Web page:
45. "How to Be a Postmodernist and Remain a Christian" in After Pentecost: Language and Biblical Interpretation, C. G. Bartholomew, C. J. D. Greene and K. Möller (eds), Paternoster: Carlisle and Zondervan: Grand Rapids (Mich.) 2001.

^

F. Entries in refrence works

  1. "History of Physics" in American Oxford Encyclopedia, Vol. III, J. J. Little & Ives: New York 1962, pp. ???.

  2. "Action at a Distance and Field Theory' in The Encyclopedia of Philosophy, P. Edwards (ed.), Vol. I, Macmillan: New York 1967, pp. 9-15.

  3. "Ether" in The Encyclopedia of Philosophy, P. Edwards (ed.), Vol. III, Macmillan: New York 1967, pp. 66-69.

  4. "Laws and Theories" in The Encyclopedia of Philosophy, P. Edwards (ed.), Vol. IV, Macmillan: New York 1967, pp. 404-410.

  5. "Models and Analogy in Science" in The Encyclopedia of Philosophy, P. Edwards (ed.), Vol. V, Macmillan: New York 1967, pp. 354-359.

  6. "Simplicity" in The Encyclopedia of Philosophy, P. Edwards (ed.), Vol. VII, Macmillan: New York 1967, pp. 445-448.

  7. "Void" in The Encyclopedia of Philosophy, P. Edwards (ed.), Vol. VIII, Macmillan: New York 1967, pp. 217-218.

  8. "Francis Bacon" in Dictionary of Scientific Biography, C. C. Gillespie (ed.), Scribner: New York 1970, Vol. 1, pp. 372-377.

  9. "Models and Analogies" in A Companion to Philosophy of Science, W. H. Newton-Smith (ed.), Blackwell: Oxford 1999, pp. 299-307.

^

G. Reviews

  1. Review of [Edward A. Milne, Sir James Jeans: A Biography, Cambridge University Press: Cambridge 1952], The British Journal for the Philosophy of Science, 4: 15 (November 1953), 254-256.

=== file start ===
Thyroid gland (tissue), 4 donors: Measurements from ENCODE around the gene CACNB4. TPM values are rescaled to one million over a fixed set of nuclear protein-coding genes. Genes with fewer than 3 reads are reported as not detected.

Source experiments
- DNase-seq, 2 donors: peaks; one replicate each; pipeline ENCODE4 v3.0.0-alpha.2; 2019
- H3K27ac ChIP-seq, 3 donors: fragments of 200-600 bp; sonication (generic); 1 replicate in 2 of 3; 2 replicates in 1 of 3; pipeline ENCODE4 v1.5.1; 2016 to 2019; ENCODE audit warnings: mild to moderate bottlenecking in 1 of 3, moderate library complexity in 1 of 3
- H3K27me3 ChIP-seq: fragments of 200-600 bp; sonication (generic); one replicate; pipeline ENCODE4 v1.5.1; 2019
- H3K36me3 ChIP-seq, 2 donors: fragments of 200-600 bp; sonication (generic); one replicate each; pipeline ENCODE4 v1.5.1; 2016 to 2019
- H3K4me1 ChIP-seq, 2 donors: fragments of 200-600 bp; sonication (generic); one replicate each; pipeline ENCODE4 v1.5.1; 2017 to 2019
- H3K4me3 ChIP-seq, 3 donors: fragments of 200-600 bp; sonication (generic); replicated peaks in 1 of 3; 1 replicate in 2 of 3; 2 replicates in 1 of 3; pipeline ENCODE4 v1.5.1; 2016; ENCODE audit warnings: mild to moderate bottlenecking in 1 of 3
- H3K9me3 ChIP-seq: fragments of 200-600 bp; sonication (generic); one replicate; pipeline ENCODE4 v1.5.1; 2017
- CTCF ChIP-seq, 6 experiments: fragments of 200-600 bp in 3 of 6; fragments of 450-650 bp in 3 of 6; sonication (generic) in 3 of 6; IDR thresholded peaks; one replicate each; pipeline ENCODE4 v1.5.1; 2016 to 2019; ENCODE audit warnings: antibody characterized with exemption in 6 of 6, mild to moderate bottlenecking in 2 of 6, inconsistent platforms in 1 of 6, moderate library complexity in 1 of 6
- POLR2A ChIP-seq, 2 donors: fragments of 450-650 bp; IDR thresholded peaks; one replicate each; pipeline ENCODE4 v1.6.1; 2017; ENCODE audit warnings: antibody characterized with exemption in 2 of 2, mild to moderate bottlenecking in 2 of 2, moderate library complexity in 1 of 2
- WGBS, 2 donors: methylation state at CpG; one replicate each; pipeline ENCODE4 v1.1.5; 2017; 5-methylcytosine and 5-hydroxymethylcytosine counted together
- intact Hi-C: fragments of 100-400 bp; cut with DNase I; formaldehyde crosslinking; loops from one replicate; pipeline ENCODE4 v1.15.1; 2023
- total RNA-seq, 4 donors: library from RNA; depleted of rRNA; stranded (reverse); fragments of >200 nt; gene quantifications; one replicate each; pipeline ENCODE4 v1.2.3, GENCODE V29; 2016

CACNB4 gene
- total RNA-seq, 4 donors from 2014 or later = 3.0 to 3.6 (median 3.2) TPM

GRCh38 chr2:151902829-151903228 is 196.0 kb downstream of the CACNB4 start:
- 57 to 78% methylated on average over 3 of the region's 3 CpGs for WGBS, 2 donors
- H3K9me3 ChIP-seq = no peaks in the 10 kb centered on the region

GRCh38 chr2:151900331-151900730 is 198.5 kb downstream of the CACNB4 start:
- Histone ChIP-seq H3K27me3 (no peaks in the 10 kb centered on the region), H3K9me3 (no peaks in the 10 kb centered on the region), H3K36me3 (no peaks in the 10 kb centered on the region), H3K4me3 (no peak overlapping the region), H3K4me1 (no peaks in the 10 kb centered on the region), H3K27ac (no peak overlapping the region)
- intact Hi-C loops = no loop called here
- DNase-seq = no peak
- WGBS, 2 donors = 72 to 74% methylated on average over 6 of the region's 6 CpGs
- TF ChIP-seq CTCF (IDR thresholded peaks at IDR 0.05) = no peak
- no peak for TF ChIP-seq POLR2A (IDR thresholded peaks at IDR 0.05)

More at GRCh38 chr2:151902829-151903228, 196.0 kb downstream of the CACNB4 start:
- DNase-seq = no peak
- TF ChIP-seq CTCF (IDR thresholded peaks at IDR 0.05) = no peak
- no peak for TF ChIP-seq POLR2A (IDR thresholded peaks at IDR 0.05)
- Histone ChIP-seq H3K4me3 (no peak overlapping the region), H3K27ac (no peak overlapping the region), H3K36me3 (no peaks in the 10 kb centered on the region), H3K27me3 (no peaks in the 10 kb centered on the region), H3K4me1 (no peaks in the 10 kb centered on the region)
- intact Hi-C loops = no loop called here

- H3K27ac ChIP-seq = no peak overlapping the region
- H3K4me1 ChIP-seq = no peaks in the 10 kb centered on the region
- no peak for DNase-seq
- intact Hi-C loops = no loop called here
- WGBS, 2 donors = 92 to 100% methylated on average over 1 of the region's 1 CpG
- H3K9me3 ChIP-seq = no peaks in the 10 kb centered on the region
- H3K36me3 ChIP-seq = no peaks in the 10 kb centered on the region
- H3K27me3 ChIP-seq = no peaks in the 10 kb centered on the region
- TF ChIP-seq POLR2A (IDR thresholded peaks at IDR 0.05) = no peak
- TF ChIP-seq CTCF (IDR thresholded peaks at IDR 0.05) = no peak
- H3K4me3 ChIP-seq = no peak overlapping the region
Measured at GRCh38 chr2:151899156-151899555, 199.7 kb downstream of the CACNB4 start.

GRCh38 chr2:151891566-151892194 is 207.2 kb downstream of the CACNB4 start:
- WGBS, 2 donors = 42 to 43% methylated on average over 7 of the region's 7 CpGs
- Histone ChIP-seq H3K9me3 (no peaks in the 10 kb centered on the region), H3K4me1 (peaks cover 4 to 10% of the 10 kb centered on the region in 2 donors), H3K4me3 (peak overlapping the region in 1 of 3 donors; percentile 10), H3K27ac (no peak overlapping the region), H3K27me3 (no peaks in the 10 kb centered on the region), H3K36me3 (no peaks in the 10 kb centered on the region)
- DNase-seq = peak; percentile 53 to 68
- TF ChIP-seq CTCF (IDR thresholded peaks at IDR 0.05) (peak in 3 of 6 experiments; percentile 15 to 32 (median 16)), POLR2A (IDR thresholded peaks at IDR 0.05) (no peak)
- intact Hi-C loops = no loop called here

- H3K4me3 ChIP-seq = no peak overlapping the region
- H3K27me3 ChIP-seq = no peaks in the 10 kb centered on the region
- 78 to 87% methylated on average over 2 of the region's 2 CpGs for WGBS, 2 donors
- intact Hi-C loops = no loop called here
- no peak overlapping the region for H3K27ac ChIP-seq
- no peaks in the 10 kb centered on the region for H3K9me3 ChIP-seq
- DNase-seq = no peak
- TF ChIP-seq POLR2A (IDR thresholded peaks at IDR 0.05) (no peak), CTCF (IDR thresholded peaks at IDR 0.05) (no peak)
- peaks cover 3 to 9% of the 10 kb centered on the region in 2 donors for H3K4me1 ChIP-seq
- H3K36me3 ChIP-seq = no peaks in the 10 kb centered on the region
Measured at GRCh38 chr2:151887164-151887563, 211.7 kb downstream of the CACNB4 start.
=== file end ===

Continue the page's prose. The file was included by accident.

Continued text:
2. Review of [George Boole, Studies in Logic and Probability, R. Rhees (ed.), Watts and Co.: London 1952], The British Journal for the Philosophy of Science, 4: 15 (November 1953), 262-264.

  3. Review of [René Boirel, Science et technique, Éditions du Griffon: Neuchatel (CH) 1955], The British Journal for the Philosophy of Science, 7: 27 (November 1956), 269.

  4. Review of [Hans Reichenbach, The Rise of Scientific Philosophy, University of California Press: Berkeley and Los Angeles 1956], Bulletin of the British Society for the History of Science, 2: 15 (December 1956), 52-53.

  5. Review of [Anatol Rapoport, Operational Philosophy: Integrating Knowledge and Action, Harper & Brothers: New York 1953], The British Journal for the Philosophy of Science, 7: 28 (February 1957), 359-360.

  6. Review of [Ernest H. Hutten, The Language of Modern Physics, George Allen & Unwin: London and Macmillan: New York 1956], Philosophy, 33: 124 (January 1958), 74-75.

  7. Review of [Ernest Nagel, Logic without Metaphysics, and Other Essays in the Philosophy of Science, The Free Press: Glencoe (IL) 1956], The British Journal for the Philosophy of Science, 9: 35 (November 1958), 248-249.